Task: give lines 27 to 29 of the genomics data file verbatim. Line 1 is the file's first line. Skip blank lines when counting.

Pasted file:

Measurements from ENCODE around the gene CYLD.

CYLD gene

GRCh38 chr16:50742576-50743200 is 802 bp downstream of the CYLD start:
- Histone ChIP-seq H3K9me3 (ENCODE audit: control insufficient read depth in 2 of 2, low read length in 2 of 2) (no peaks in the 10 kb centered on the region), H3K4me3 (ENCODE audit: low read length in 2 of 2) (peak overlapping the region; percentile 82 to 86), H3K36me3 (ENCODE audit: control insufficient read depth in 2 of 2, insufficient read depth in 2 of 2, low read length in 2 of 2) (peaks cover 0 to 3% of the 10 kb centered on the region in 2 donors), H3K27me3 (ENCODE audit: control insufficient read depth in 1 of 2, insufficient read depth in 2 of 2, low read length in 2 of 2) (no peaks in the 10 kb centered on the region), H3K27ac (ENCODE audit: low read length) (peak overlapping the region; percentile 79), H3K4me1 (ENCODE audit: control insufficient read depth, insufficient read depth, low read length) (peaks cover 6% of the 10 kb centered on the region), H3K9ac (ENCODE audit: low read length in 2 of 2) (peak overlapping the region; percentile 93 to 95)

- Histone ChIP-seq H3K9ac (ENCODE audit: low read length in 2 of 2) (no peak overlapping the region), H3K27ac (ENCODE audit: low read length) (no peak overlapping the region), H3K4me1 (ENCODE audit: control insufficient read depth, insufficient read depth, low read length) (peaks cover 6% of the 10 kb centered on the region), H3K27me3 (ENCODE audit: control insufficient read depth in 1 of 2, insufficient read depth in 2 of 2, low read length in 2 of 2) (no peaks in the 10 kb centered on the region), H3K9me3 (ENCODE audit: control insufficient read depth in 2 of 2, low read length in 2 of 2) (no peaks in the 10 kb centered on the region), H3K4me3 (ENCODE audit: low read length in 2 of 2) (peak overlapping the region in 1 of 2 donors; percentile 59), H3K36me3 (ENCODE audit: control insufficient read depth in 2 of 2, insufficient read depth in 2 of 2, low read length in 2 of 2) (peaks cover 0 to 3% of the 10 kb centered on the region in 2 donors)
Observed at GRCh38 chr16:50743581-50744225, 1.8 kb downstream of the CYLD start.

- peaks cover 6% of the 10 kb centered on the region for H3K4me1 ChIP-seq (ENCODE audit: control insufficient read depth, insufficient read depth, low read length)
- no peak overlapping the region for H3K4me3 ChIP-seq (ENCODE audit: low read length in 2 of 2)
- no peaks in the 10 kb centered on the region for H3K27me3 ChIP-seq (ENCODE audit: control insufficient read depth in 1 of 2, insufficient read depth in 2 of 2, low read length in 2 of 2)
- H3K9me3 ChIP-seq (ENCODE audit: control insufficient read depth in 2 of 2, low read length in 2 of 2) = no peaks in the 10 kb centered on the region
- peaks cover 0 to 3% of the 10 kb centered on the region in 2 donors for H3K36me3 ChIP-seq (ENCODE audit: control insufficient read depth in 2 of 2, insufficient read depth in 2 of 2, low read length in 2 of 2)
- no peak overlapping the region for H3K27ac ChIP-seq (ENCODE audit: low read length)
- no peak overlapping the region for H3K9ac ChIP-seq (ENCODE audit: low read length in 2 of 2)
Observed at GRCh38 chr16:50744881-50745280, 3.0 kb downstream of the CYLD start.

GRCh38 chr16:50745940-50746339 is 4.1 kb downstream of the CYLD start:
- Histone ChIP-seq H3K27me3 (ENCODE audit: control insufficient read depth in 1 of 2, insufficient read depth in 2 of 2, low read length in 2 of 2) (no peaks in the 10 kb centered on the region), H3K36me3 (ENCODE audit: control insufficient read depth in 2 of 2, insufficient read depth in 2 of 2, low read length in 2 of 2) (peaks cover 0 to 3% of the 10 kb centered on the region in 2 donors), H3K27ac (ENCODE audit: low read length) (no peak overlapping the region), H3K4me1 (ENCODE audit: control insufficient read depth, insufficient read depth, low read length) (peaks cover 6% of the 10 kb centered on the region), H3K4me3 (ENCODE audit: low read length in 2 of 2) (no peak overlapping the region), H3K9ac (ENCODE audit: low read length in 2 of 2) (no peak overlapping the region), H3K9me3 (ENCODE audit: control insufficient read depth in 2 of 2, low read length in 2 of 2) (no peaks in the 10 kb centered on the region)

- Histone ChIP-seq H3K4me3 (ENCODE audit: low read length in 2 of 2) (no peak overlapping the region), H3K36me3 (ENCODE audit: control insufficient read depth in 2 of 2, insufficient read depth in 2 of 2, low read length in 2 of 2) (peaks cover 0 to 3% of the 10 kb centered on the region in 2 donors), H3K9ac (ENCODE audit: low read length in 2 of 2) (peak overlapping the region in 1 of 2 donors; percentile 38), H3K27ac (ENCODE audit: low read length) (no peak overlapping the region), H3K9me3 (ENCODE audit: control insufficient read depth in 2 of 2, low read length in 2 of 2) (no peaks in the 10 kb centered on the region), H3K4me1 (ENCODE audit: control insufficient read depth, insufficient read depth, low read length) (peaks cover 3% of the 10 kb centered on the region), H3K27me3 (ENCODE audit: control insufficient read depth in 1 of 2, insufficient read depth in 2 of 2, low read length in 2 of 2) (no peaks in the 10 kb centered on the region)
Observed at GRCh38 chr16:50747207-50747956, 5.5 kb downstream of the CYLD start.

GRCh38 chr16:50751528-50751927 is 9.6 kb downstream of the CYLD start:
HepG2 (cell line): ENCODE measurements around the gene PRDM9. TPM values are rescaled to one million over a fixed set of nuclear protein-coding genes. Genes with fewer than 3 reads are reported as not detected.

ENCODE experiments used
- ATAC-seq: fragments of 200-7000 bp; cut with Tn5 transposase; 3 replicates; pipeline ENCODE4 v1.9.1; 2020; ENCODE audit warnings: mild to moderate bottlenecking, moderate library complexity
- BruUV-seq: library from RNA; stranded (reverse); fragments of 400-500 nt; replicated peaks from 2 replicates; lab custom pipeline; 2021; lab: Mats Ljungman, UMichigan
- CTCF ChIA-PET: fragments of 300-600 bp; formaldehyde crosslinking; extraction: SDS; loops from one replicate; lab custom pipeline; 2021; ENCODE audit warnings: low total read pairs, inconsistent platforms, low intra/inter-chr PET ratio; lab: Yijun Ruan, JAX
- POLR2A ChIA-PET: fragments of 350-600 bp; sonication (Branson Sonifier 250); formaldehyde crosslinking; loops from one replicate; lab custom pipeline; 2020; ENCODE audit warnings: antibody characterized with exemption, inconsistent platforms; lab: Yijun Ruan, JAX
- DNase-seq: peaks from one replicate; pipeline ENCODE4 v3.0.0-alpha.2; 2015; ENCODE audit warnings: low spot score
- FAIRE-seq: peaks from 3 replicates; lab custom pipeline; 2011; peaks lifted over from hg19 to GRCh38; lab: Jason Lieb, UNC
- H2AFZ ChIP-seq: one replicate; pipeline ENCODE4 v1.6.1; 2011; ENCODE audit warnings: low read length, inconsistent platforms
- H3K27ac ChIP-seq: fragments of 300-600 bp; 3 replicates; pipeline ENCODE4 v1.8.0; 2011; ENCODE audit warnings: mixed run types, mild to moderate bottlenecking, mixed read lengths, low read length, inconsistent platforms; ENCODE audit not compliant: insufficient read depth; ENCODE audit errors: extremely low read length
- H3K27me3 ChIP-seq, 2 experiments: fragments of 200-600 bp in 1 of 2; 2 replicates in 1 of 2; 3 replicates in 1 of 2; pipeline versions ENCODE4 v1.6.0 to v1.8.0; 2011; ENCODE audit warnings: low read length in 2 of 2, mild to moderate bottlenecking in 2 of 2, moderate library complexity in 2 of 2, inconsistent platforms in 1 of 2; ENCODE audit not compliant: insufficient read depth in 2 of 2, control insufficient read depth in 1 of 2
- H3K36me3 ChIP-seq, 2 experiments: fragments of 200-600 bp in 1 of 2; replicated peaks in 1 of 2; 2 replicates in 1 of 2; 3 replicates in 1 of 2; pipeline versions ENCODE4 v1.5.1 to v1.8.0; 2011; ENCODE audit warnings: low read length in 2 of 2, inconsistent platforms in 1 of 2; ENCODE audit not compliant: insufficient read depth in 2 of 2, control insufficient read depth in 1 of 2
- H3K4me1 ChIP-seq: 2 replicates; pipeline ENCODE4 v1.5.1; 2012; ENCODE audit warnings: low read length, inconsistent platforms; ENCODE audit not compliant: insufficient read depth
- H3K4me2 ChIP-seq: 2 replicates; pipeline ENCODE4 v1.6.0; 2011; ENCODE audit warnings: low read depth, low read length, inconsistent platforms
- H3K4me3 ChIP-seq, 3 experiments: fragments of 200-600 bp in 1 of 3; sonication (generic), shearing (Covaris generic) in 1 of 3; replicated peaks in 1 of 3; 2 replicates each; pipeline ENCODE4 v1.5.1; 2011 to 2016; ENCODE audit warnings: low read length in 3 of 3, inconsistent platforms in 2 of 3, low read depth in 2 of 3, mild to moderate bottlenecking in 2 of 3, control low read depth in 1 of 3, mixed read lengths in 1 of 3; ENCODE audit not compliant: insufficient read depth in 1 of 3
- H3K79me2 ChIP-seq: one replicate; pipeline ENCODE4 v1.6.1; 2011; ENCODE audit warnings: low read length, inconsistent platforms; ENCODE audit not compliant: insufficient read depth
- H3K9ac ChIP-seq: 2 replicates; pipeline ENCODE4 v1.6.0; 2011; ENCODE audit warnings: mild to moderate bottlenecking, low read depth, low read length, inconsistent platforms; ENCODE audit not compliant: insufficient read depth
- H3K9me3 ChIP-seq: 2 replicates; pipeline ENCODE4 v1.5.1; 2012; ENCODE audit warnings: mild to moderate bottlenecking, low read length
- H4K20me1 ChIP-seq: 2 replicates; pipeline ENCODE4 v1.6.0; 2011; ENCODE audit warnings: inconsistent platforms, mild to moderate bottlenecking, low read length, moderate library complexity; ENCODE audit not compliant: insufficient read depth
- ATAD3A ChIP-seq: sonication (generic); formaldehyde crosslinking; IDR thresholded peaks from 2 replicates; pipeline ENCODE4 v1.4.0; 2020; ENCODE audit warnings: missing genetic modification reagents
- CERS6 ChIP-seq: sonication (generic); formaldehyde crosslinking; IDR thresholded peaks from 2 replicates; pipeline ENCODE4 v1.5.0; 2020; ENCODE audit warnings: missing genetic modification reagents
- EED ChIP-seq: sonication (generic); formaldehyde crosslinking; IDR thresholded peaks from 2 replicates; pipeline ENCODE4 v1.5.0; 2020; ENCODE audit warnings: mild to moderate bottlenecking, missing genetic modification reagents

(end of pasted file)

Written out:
- FAIRE-seq: peaks from 3 replicates; lab custom pipeline; 2011; peaks lifted over from hg19 to GRCh38; lab: Jason Lieb, UNC
- H2AFZ ChIP-seq: one replicate; pipeline ENCODE4 v1.6.1; 2011; ENCODE audit warnings: low read length, inconsistent platforms
- H3K27ac ChIP-seq: fragments of 300-600 bp; 3 replicates; pipeline ENCODE4 v1.8.0; 2011; ENCODE audit warnings: mixed run types, mild to moderate bottlenecking, mixed read lengths, low read length, inconsistent platforms; ENCODE audit not compliant: insufficient read depth; ENCODE audit errors: extremely low read length